From the start, Emily’s Entourage (EE) has been laser-focused on speeding the development of lifesaving therapeutics for those with CF nonsense mutations who are part of the outlying 10% of the CF community that does not benefit from existing mutation-targeted therapies. Specifically, EE aims to fill critical unmet needs for those in this group by enabling projects that may not have received funding or making them happen faster than they otherwise would.
As of 2020, EE has awarded $4.8 million to fund 21 innovative research grants at top academic institutions worldwide.
While EE remains as committed as ever to speeding genetic and transformative approaches to addressing the underlying defect in CF, at the end of the day, what drives disease progression and mortality in people with CF — and what threatens their ability to wait for transformative therapies — are infections, specifically drug-resistant infections.
With that in mind, this past year, EE focused on expanding its “buying time” initiative, which supports the development of bridge therapies to sustain people while they wait for breakthrough therapies to advance.
In the fifth round of grant funding supported by the Catalyst for the Cure fund, three of the four funded grants were part of the “buying time” initiative, each focused on innovative approaches to treating bacterial resistant infections in CF respiratory passages. These projects included:
Importantly, these approaches benefit all people with CF, regardless of mutation — but they are most pressing for those who do not benefit from existing mutation-targeted therapies and for whom bacterial infections remain an unchecked threat.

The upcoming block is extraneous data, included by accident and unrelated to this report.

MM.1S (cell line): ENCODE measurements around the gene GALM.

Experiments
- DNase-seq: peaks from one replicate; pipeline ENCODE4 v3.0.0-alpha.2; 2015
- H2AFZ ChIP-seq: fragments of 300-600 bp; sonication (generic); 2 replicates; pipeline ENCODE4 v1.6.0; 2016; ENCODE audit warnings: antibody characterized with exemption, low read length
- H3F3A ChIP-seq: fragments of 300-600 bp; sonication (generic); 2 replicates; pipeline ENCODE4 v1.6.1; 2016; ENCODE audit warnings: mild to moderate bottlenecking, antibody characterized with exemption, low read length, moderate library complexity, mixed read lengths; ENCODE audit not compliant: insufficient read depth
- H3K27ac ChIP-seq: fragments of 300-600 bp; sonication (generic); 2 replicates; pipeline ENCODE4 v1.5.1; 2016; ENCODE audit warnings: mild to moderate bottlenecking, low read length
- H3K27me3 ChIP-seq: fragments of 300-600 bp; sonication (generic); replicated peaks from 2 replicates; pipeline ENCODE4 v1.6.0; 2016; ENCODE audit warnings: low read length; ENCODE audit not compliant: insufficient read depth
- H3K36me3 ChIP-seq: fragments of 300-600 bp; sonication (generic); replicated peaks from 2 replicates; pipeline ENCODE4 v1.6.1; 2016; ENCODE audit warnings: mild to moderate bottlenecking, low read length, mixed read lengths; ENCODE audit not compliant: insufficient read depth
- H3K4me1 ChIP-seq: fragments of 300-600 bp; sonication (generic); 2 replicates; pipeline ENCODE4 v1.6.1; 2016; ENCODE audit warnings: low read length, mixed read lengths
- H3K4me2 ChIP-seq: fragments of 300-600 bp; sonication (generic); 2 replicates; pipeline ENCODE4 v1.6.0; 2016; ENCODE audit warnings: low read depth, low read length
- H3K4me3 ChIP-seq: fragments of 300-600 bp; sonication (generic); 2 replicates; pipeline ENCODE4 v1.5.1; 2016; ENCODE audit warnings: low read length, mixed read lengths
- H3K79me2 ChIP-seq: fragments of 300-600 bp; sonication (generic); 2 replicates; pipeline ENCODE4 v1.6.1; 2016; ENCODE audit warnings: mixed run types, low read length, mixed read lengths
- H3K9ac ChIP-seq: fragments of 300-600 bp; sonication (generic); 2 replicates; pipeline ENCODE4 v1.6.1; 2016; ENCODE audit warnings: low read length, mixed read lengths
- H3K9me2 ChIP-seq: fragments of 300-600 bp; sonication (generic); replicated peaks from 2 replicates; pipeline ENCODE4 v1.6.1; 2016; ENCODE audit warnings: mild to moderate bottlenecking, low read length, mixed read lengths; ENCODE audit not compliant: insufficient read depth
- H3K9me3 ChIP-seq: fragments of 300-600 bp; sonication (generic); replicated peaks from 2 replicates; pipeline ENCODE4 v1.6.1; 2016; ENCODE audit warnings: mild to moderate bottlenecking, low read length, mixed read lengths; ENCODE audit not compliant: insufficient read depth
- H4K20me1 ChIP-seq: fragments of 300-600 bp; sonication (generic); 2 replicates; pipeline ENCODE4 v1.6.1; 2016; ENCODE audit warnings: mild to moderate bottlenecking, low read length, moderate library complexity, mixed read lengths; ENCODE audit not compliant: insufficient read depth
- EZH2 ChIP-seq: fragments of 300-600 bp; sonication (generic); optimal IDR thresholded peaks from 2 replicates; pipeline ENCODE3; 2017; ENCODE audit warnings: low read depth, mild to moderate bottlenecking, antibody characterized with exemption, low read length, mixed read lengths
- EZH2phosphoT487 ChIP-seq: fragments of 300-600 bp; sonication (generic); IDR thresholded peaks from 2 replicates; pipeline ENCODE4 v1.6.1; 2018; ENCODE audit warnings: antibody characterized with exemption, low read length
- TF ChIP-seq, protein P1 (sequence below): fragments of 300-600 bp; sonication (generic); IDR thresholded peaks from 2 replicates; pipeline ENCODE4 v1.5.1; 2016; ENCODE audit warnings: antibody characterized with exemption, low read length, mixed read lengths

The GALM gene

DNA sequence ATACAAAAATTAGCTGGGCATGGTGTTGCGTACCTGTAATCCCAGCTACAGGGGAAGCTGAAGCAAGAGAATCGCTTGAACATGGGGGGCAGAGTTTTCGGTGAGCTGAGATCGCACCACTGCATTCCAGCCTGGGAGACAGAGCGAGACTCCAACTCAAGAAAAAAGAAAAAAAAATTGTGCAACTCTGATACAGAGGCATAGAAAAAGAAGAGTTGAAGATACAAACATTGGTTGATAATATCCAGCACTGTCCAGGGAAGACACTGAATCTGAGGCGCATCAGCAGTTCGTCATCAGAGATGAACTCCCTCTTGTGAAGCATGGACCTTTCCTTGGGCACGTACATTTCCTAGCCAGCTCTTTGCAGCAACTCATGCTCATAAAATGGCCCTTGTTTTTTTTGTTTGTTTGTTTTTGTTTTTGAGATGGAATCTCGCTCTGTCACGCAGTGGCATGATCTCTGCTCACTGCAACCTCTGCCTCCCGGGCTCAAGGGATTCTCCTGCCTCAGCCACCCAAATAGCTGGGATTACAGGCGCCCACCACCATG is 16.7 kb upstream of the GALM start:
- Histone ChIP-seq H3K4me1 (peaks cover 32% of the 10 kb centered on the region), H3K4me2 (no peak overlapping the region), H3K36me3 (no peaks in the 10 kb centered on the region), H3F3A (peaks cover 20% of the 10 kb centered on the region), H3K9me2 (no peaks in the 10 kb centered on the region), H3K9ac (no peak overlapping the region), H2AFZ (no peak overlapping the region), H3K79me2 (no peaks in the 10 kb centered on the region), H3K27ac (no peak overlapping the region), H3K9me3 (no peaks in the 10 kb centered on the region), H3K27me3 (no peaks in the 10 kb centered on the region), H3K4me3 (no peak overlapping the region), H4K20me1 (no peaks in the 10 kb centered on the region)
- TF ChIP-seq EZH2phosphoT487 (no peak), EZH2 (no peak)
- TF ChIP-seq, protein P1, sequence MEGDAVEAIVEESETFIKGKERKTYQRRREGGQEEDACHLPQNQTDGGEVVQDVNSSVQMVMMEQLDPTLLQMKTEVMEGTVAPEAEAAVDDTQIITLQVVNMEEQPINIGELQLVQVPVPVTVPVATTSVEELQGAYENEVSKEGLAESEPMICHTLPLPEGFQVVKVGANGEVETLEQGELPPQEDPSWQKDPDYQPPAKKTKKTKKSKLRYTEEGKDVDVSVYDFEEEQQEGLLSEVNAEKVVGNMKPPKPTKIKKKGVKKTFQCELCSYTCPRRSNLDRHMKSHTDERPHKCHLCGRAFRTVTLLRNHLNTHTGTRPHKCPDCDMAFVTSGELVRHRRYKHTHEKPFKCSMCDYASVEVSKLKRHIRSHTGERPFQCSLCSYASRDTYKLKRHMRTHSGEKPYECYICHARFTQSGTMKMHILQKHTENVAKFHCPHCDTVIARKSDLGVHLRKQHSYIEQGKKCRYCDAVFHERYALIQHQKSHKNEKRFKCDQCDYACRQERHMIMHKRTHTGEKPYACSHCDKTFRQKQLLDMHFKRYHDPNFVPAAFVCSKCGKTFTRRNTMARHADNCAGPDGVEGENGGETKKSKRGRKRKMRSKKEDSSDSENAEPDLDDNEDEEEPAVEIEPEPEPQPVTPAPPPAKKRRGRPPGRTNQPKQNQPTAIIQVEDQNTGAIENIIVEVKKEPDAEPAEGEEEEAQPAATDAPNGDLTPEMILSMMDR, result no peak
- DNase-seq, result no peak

The fourth grant funded a novel approach utilizing exon skipping, a form of RNA splicing used to to “skip” over sections of genetic code, for the treatment of the W1282X nonsense mutation.
For a full listing of awarded grants, please click here.
Projects funded by EE’s grant program have advanced with notable success, securing over $35.9M in follow-on funds and publication in top, peer-reviewed academic journals. The rapid progress to date demonstrates EE’s ability to identify the most promising science, convene the leading players, and use novel funding mechanisms to bring transformative new treatments to individuals with CF quickly.
Where Are They Now?
In 2018, EE funded an innovative research project using amphotericin B, an already approved antifungal drug, as a molecular “prosthetic” to replace the missing CFTR ion channel, led by Martin D. Burke, MD, PhD, University of Illinois at Urbana-Champaign, and Michael J. Welsh, MD, University of Iowa.
Supported in part by EE’s grant, the study produced compelling data, which helped the team secure a large grant from the National Institutes of Health (NIH) and warranted the spinout of a new company, cystetic Medicines. cystetic Medicines went on to secure $25 million in financing from Deerfield Management to develop the treatment into a new therapy for all people with CF, regardless of their genetic mutation.
EE-Funded Scientists Present Research at NACFC
Five EE-funded scientists and researchers presented at the 2020 North American CF Conference (NACFC), reflecting EE’s ability to identify and advance promising research and get it on the radar screen of larger funding organizations like the Cystic Fibrosis Foundation (CFF). Craig Hodges, PhD, (Case Western Reserve University) presented his research on the development of W1282X-CFTR murine models in both a symposium session and posters. Venky Mutyam, PhD, (University of Alabama at Birmingham) had a poster on the testing of both approved and novel therapeutics in W1282X-CFTR cell models. Finally, the Yale University phage group, led by Ben Chan, PhD, Jon Koff, MD, and Paul Turner, PhD, presented in a workshop session and three poster presentations on their development of phage therapy for treatment of MRSA.